May doom and gloom…

After the exciting and active sunny days in April I am now having a bit of a reality check. I do have to remember that this time last year I had already lost one colony and had just acquired a nuc that wasn’t in as good shape as it should have been. This year I now have three colonies, which is an improvement whichever way you look at it.

My new ‘Oxfordshire’ bees have settled well into their hive and they are the most gentle bees you could imagine. I wish all my bees were so calm. But – and why does there have to be a but – I have already found several wax moths and the association Bee Disease Inspection Day showed signs of ‘light’ nosema. There is a good spattering of dysentry on the landing board. I am going to treat with Nosevit this weekend and see if it has a positive effect. With all this horrible weather the hive is very light so I have given it a feed of 1:1 syrup. I put a drop of tea tree oil in the syrup, as it might help and I don’t think it will do any harm.

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The colony that was growing at such an alarming rate in April is a bit touch and go at the moment. Having made up a nuc with the queen, I left one queen cell, but it didn’t appear to have hatched as still sealed. There are no eggs and I couldn’t see a queen – but I must admit I didn’t give it a really thorough look as I didn’t want to disturb the colony at this stage unnecessarily. Her lack of egg-laying may be down to the weather. I cut the queen cell out today to see what is going on. There was nothing inside, so she hasn’t died in her cell. The bees may have resealed the cell after she emerged but I just don’t know what is going on. What I do know is that there are no eggs and that they are jolly feisty. There doesn’t seem to be queen. On the plus side, there is about 50 lb honey already on this hive. I’ll need to do some thinking and make a decision this weekend.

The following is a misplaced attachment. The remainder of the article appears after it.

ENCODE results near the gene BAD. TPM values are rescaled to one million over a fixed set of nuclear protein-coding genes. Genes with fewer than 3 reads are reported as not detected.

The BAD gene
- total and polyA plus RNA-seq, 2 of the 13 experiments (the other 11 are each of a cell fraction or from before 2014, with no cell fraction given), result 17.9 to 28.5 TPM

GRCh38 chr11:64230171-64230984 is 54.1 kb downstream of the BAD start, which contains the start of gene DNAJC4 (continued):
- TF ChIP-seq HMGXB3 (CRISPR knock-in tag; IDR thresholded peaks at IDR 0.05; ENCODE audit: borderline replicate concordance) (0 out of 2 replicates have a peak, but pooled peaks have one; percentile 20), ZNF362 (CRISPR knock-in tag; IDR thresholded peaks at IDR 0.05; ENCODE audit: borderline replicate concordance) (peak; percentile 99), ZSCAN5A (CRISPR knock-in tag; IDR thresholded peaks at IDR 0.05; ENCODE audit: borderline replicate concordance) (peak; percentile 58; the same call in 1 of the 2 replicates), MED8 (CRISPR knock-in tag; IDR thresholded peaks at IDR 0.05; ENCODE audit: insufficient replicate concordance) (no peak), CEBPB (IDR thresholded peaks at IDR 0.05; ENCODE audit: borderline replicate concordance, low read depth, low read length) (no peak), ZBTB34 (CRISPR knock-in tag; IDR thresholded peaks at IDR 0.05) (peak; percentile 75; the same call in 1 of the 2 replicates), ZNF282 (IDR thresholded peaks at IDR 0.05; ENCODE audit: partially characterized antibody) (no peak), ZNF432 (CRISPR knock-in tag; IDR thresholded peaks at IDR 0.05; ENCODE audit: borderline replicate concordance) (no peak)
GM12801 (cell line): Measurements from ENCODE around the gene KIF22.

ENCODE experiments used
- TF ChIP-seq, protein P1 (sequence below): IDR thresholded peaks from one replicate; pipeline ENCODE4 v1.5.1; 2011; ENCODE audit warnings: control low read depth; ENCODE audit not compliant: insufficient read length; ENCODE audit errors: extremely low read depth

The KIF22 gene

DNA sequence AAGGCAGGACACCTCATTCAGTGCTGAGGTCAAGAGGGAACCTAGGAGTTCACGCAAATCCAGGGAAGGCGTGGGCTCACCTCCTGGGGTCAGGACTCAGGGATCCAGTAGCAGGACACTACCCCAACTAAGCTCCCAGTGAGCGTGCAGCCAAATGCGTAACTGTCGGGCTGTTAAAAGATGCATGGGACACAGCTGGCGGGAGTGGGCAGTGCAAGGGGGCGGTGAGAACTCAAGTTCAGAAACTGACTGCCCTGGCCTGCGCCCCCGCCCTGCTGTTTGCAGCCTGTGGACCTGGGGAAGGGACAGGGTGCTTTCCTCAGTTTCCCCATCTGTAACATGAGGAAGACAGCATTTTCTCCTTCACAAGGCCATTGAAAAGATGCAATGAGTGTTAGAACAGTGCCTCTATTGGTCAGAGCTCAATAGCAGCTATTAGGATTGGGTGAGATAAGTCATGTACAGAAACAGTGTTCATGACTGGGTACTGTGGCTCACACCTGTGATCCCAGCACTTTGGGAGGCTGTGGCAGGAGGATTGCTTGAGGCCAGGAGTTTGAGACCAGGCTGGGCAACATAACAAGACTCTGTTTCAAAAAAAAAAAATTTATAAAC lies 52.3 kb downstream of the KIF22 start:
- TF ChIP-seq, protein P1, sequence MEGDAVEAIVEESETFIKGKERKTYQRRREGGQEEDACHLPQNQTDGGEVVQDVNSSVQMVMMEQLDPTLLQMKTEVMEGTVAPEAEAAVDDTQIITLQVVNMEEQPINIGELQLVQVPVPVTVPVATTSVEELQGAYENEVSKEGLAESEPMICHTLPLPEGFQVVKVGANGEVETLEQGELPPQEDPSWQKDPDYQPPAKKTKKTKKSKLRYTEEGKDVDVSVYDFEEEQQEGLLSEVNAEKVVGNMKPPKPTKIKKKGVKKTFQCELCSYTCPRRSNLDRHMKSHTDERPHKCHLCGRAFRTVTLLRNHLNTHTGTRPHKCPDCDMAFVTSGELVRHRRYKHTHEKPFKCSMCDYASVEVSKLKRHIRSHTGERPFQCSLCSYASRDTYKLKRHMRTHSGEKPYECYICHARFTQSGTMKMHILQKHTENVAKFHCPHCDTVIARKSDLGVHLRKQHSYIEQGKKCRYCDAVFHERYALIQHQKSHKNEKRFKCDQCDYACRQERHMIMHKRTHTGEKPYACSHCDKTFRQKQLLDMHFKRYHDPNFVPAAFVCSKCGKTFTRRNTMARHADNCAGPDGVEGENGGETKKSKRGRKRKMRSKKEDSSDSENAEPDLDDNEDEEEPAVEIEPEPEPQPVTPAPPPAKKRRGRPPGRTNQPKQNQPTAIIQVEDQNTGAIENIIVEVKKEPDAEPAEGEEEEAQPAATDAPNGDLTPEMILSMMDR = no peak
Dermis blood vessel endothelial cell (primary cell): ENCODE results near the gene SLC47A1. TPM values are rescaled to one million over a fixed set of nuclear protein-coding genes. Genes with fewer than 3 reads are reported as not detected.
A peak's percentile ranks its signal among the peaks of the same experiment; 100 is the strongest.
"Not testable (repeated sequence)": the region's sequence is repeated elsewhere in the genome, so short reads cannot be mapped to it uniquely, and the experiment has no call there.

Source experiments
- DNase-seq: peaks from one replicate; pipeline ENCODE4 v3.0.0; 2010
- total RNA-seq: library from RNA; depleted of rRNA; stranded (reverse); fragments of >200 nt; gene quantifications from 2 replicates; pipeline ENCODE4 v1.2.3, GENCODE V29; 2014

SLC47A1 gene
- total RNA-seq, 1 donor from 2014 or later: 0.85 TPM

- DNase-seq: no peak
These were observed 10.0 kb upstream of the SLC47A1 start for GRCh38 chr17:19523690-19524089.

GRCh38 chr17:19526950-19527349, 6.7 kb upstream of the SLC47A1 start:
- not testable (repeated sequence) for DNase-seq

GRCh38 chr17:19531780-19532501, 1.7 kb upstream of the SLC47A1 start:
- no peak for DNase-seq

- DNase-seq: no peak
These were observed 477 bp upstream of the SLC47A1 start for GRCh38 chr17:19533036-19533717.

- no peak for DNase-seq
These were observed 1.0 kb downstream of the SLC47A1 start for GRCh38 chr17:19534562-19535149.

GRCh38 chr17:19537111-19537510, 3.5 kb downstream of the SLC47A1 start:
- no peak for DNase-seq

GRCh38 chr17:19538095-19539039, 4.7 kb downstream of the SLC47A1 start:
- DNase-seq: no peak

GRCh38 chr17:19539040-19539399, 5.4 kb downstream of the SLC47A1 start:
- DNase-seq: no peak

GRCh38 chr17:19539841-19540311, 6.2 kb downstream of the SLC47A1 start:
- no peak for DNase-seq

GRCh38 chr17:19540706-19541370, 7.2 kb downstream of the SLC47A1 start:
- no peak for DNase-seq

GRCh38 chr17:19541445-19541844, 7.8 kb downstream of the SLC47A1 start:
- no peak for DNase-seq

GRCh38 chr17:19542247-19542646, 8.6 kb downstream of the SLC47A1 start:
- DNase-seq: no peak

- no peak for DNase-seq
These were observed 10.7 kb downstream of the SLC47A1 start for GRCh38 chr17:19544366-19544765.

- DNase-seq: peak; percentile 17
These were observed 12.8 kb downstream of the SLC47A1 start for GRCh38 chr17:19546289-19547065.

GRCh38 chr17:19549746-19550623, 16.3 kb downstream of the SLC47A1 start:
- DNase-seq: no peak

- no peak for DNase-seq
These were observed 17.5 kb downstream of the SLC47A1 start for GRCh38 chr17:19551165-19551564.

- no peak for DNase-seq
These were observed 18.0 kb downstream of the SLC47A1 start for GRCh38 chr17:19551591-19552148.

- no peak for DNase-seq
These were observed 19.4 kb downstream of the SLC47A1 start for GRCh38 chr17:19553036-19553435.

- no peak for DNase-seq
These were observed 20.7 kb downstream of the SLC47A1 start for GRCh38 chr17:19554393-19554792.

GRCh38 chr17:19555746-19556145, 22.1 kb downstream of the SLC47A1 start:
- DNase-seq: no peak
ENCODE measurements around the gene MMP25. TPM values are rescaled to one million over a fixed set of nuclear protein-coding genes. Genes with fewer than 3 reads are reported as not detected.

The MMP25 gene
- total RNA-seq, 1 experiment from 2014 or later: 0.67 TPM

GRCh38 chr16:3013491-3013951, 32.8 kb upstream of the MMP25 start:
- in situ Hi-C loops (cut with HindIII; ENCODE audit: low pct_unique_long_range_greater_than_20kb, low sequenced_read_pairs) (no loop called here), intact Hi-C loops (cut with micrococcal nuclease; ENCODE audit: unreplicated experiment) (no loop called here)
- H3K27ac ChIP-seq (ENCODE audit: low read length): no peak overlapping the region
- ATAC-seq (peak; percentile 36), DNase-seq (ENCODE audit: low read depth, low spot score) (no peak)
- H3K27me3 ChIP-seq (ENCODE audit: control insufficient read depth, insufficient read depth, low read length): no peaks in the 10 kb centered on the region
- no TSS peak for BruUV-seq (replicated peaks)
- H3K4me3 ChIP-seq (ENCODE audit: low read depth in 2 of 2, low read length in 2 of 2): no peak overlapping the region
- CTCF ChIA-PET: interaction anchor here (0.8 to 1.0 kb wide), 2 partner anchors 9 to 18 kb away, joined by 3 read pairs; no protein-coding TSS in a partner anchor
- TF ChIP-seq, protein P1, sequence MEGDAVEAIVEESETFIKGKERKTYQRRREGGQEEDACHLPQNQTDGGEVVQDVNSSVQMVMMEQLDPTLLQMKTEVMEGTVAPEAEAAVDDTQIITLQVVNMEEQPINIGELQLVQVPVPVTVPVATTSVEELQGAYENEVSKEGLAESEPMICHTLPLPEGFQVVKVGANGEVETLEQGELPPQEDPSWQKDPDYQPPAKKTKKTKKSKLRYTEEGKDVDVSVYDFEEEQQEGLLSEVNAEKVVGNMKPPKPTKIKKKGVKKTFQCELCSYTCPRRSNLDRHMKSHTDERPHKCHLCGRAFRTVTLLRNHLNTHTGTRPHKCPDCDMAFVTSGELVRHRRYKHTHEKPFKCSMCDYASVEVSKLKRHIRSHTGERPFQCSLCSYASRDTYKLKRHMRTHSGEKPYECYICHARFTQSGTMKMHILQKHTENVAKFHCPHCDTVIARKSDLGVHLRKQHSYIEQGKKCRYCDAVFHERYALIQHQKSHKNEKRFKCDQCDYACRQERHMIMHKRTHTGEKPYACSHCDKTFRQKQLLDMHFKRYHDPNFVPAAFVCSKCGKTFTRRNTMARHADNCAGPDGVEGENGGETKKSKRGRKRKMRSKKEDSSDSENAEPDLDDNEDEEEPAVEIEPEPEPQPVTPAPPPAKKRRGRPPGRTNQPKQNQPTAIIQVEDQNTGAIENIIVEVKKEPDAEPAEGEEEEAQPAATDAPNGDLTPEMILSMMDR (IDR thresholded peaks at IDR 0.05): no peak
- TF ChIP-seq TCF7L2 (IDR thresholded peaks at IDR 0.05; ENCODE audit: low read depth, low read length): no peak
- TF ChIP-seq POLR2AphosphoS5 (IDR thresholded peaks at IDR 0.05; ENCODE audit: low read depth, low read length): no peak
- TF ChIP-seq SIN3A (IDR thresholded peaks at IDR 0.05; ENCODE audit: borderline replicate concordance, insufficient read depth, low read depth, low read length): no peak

The nuc seems to be doing well. I have fed it syrup as it was quite light; they are also a little feisty but I think the weather last weekend may have had something to do with it.  She is a pretty good queen and is laying well. If all goes to plan I think I will change her later on this year before she starts to fail.

The Apidea in the garden has been interesting. It has been so busy with lots of coming and going except on the dull days (there have been quite a few of those now I think about it). There was lots of activity at the weekend. This evening I decided to have a quick look in the top through the plastic so as not to disturb them. NO BEES. And I really mean NO BEES. Not one (except a dead one). They had all buggered off. That was my back up in case there was a problem with the new queen in the hive at the apiary. I didn’t back up the back up. I had a look inside – beautifully drawn comb, but no eggs.

Lesson to self: don’t get too excited as bees have a mind of their own and anything may happen. They lull you into a false sense of security.

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